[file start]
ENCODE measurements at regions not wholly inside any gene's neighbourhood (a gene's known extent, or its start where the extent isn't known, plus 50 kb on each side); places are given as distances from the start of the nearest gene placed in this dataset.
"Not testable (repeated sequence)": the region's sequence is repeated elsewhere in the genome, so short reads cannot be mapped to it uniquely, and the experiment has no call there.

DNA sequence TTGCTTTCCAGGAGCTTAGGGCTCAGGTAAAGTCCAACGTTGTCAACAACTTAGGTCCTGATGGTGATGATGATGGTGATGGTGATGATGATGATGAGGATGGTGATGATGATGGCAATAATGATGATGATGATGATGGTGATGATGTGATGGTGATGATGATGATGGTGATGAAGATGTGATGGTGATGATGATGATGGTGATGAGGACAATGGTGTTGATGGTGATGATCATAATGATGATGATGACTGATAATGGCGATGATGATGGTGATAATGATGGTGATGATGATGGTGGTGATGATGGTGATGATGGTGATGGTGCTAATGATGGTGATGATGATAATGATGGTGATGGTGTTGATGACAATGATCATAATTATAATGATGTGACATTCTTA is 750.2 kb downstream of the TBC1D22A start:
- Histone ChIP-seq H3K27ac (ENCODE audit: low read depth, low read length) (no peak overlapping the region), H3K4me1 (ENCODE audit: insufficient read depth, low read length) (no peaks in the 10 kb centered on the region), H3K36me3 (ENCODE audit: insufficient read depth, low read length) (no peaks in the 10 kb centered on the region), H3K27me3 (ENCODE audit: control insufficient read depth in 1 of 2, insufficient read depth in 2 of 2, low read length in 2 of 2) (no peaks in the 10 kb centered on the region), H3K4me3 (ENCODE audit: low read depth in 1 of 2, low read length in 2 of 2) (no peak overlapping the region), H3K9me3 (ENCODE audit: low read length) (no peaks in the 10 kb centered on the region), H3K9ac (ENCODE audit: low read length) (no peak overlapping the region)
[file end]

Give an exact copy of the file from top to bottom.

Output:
ENCODE measurements at regions not wholly inside any gene's neighbourhood (a gene's known extent, or its start where the extent isn't known, plus 50 kb on each side); places are given as distances from the start of the nearest gene placed in this dataset.
"Not testable (repeated sequence)": the region's sequence is repeated elsewhere in the genome, so short reads cannot be mapped to it uniquely, and the experiment has no call there.

DNA sequence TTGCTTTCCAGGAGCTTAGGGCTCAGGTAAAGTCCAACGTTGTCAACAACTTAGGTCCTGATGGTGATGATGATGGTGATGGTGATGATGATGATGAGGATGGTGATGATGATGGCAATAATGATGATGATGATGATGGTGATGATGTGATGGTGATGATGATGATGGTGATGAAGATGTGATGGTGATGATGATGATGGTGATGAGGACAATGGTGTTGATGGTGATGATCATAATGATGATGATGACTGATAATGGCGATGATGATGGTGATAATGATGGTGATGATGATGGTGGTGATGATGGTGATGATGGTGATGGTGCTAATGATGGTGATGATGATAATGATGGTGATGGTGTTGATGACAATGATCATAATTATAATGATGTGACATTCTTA is 750.2 kb downstream of the TBC1D22A start:
- Histone ChIP-seq H3K27ac (ENCODE audit: low read depth, low read length) (no peak overlapping the region), H3K4me1 (ENCODE audit: insufficient read depth, low read length) (no peaks in the 10 kb centered on the region), H3K36me3 (ENCODE audit: insufficient read depth, low read length) (no peaks in the 10 kb centered on the region), H3K27me3 (ENCODE audit: control insufficient read depth in 1 of 2, insufficient read depth in 2 of 2, low read length in 2 of 2) (no peaks in the 10 kb centered on the region), H3K4me3 (ENCODE audit: low read depth in 1 of 2, low read length in 2 of 2) (no peak overlapping the region), H3K9me3 (ENCODE audit: low read length) (no peaks in the 10 kb centered on the region), H3K9ac (ENCODE audit: low read length) (no peak overlapping the region)